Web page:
Linda Perry
Perry earned the Outstanding Educator Award from the Texas Society of Certified Public Accountants in 2001
“I don’t really see any downs. For me, it was the best time in the world.” That’s Texas A&M Senior Accounting Lecturer Linda Perry’s response to the question of her ups and downs of teaching at Mays.

After 24 years of teaching and advising students in the business school, Perry is retiring—but she’s not leaving empty handed. Perry was honored with the Association of Former Students Distinguished Teaching Award at the college level in 1992 and 2005 and at the university level in 1996. The Texas Society of Certified Public Accountants named her Outstanding Accounting Educator in 2001.

“She’s one of the best teachers I’ve ever seen,” Andersen Professor and Accounting Department Head James Benjamin says. “Students simultaneously talk about how tough she is but also how great she is.”

Perry’s contributions to Texas A&M haven’t stopped at teaching. In addition to advising, she has been heavily involved with nominations for the Financial Accounting Standards Board (FASB), which selects 10 recent graduates each year to work in its program. Mays has had 19 students selected since the FASB post graduate program was founded, 12 alone under Perry’s tutelage.

Perry has enjoyed spending time with students outside of the classroom—whether it’s when they come for advice, or traveling to New York with OPAS students. “Anyone who’s spent any time with the students recognizes that we have the best university, and it’s because of the students,” Perry says.

Stolle leads a summer 2005 accounting class.
And it’s because of the encouragement from colleague and fellow 2007 retiree Carlton Stolle, Professor of Accounting, that Perry began to teach at Mays: “He’s the reason I’m here.”

With 42 years of teaching accounting at Texas A&M, Stolle established the longest career in the accounting department. “We came here in 1964 and this is home to us more than any other city we’ve lived.”

Stolle grew up in Corpus Christi, Texas, and came within 10 minutes of being sworn into the Navy before he decided to go straight to college instead.

Stolle never planned on being a professor, but thousands of students and faculty have shown him that he took the right road. After announcing his retirement last summer, letters started pouring in from former students, sharing their appreciation and favorite memories from knowing him. Stolle was taken aback at a surprise retirement party last month. The room was filled with faculty, staff and former students and their families—some from as far away as Cincinnati.

“I’ve talked to some former students from the 60s and 70s and they feel the same way about him as current students do, showing that he’s very consistent. He’s a wonderful person, a great colleague, and will be hard to replace,” Benjamin says.

As Stolle came to turn in his key in June, he told a former student visiting him in his office, “This isn’t my last day up here—I’ll be around.”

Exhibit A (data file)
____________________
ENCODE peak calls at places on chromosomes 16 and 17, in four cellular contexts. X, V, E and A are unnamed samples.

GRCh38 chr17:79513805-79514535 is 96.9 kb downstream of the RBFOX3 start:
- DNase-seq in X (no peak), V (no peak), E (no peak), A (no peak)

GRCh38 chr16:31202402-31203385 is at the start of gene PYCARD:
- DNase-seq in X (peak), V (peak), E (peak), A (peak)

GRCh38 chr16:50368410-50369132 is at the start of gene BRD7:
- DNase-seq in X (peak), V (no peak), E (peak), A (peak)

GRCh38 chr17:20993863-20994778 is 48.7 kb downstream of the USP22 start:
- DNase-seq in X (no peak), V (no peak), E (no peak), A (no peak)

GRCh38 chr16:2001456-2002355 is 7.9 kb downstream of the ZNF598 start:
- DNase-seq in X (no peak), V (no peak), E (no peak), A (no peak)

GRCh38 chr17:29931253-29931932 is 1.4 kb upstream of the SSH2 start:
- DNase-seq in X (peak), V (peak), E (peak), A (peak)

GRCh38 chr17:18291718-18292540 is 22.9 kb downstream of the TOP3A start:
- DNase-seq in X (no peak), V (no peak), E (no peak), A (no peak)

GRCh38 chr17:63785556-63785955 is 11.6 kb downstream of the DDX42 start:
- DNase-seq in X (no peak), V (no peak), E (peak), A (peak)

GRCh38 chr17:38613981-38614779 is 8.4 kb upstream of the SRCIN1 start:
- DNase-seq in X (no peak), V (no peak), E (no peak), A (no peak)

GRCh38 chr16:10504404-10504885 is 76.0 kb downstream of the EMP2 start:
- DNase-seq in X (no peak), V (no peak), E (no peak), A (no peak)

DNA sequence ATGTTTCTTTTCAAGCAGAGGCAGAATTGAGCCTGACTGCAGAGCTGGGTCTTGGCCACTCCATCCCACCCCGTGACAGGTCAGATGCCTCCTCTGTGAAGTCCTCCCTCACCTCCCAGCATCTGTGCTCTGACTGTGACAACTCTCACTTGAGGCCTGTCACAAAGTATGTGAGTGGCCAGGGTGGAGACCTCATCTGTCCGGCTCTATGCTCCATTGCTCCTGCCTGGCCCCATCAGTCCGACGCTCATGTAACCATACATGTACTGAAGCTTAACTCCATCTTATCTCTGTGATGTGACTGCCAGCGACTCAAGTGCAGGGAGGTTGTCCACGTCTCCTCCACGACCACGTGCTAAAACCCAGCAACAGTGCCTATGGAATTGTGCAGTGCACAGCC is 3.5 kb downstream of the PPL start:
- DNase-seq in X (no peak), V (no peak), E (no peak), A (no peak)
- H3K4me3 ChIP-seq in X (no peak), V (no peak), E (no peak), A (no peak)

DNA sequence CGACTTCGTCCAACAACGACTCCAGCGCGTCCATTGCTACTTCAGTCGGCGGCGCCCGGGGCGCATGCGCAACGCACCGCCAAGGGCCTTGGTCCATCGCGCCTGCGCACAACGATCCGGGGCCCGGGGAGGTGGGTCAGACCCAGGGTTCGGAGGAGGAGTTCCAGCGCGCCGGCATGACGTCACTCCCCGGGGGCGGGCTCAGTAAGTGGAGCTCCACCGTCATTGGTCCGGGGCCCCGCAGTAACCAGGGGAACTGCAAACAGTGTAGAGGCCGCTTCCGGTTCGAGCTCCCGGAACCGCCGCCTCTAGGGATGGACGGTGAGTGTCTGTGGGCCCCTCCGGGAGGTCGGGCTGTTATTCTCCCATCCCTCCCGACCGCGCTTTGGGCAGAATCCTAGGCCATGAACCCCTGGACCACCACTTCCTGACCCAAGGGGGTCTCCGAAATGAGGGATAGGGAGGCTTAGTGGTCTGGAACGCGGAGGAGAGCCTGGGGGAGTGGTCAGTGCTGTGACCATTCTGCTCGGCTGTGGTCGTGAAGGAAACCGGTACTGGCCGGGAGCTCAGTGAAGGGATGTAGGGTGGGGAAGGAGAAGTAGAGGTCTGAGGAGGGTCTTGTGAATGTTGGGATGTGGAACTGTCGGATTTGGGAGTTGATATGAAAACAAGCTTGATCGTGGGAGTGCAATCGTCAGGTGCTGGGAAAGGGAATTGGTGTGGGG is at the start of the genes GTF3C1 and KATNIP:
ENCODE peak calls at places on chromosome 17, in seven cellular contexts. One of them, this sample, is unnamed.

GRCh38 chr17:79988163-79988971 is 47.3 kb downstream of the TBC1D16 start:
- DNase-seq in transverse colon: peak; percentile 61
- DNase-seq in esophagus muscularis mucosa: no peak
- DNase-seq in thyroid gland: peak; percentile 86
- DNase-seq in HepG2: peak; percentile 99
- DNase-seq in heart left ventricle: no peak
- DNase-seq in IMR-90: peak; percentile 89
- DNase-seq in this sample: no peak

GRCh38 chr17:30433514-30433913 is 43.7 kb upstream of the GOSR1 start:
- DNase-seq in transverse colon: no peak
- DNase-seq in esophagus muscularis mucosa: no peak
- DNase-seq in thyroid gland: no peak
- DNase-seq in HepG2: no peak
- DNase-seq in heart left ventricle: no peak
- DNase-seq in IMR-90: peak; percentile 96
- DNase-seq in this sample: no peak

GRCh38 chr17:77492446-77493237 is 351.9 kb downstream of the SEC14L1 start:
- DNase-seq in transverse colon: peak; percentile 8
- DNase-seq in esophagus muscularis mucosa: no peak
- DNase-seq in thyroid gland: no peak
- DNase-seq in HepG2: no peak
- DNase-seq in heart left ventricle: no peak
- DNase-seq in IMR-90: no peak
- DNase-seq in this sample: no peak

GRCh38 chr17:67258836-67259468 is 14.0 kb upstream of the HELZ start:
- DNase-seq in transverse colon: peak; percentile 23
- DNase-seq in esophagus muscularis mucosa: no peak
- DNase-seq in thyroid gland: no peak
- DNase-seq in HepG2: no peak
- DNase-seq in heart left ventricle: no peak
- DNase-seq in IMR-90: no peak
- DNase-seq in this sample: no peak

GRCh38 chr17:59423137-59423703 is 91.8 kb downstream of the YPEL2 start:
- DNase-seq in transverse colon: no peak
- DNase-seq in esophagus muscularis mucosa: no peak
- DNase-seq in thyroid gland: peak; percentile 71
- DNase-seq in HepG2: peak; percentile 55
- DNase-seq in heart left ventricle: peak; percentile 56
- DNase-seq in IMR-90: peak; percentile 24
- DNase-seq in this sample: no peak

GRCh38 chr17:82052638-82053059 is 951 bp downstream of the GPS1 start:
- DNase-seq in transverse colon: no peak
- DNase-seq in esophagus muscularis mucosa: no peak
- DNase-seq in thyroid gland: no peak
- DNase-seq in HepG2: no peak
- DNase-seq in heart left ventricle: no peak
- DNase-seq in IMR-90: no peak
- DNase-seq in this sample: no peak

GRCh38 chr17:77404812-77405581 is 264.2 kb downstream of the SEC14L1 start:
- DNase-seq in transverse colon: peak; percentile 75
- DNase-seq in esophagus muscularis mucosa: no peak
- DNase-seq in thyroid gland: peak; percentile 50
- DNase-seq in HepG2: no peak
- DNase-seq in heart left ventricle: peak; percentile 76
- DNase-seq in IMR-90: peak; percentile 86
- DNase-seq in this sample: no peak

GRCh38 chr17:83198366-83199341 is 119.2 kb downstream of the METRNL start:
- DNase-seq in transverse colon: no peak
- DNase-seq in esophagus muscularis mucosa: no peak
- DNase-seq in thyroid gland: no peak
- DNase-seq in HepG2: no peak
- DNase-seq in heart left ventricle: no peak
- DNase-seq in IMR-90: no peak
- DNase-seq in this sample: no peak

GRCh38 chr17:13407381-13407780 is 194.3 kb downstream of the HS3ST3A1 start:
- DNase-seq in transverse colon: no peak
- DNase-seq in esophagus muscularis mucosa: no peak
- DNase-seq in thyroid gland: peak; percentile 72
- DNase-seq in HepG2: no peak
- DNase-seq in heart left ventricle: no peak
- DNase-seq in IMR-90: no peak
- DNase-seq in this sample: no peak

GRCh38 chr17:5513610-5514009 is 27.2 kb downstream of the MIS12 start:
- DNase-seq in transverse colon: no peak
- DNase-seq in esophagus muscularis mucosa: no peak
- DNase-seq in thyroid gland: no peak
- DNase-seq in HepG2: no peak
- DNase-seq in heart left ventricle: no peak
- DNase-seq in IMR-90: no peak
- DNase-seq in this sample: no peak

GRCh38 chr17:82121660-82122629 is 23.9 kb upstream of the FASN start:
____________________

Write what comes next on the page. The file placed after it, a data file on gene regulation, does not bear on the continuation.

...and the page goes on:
Both Perry and Stolle are planning to spend retirement with their families. Stolle will retire in College Station with Sandra, his wife of 44 years, while making trips to New Jersey to visit son Brent ’98 and his family. And Perry is headed off to Charleston, Illinois, to support her husband Bill as he begins his presidency at Eastern Illinois University.

Benjamin explains the department’s challenge is to replace the retiring duo with some equally inspiring people. “We’ve hired some neat people, but they have big shoes to fill.”

Barry also retires
Information and Operations Management Assistant Professor Evelyn Barry was drawn to Texas for its warm weather and friendly people. And after five years at Texas A&M, the undergraduate students in her classes became an additional Texas favorite, she recalled as she retired this year.

“They were all so enthusiastic and they worked very hard for me,” Barry says. “I knew that this was not their only class, so I really appreciated their work. I really enjoyed watching them succeed.”

Barry grew up in Casper, Wyoming, and worked for the State of Wyoming Department of Administration and Information for 21 years before deciding to enter academics full time. She returned to her alma mater at Carnegie Mellon University and taught as an assistant lecturer, and then came to Mays in 2002 for her first faculty position.

“I knew when I came for my first interview that this [Texas A&M] was the job for me,” Barry says.

Throughout her career Barry has taught numerous courses, including database and lifecycle software management, and pursued research in software evolution and software volatility. She was honored with the Americas’ Conference on Information Systems 1999 Best Paper selection, and in 2000 she received the Research Proposal Award from the Center for Computational Analysis of Social and Organizational Systems. She served as the 2004 Audio Engineer for the International Conference on Information Systems.

Barry is currently getting settled in her new home in Bridgeport, Nebraska. She recently moved there with her mother, and they will be living close to Barry’s sister and family. Barry plans to take on research consulting work, and is looking forward to having time for hobbies, such as photography.

— Lindsay Newcomer